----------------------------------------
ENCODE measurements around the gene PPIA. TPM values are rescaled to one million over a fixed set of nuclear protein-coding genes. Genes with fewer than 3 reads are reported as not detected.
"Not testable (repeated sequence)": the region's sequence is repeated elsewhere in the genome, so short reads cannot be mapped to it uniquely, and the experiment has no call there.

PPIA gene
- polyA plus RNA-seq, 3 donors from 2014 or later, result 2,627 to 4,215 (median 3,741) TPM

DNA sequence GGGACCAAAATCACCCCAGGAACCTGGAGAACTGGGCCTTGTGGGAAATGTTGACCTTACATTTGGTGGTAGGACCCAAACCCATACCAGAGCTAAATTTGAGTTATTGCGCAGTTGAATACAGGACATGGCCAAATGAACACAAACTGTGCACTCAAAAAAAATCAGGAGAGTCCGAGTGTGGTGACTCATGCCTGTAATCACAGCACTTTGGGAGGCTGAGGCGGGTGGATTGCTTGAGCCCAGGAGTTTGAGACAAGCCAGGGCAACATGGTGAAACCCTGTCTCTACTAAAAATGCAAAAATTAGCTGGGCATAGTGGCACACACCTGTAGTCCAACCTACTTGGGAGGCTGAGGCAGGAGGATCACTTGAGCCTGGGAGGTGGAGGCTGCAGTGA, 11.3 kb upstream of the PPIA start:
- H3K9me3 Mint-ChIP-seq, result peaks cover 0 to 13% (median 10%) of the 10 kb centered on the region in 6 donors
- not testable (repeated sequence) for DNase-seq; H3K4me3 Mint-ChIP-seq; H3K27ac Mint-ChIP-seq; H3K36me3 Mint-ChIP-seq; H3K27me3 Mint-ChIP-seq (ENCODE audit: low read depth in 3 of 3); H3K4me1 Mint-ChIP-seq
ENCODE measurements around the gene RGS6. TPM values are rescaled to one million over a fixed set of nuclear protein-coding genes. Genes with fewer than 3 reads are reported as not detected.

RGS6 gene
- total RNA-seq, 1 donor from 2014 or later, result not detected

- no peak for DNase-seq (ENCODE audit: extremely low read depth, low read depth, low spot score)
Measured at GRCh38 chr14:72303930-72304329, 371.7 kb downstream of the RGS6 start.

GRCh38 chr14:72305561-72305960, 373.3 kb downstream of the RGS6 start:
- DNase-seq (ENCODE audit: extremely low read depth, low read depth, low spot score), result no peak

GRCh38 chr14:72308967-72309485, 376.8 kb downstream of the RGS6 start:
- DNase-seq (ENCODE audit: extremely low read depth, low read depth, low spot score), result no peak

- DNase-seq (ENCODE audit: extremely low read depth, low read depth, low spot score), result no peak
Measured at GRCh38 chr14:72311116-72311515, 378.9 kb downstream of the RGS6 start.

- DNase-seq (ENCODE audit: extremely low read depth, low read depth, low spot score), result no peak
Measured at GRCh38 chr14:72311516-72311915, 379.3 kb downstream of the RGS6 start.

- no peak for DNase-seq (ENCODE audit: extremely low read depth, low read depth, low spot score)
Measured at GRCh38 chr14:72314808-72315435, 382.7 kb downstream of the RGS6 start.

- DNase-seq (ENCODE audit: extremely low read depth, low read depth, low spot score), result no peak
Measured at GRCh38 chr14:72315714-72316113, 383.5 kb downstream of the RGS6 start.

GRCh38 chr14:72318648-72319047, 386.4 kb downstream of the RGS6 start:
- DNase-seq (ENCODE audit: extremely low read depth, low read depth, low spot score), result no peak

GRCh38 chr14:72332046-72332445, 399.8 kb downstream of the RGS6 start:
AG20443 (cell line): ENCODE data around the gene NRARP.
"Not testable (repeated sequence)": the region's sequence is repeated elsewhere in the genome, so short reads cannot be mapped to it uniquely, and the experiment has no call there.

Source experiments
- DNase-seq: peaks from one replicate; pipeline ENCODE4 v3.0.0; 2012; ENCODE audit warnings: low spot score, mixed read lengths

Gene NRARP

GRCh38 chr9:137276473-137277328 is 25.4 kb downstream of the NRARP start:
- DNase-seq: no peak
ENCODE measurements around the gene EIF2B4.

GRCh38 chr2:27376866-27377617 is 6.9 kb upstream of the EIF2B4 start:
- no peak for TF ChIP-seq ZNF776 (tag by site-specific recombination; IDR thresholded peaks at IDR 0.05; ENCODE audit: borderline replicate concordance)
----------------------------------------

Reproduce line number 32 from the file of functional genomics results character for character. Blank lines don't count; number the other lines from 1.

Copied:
Gene NRARP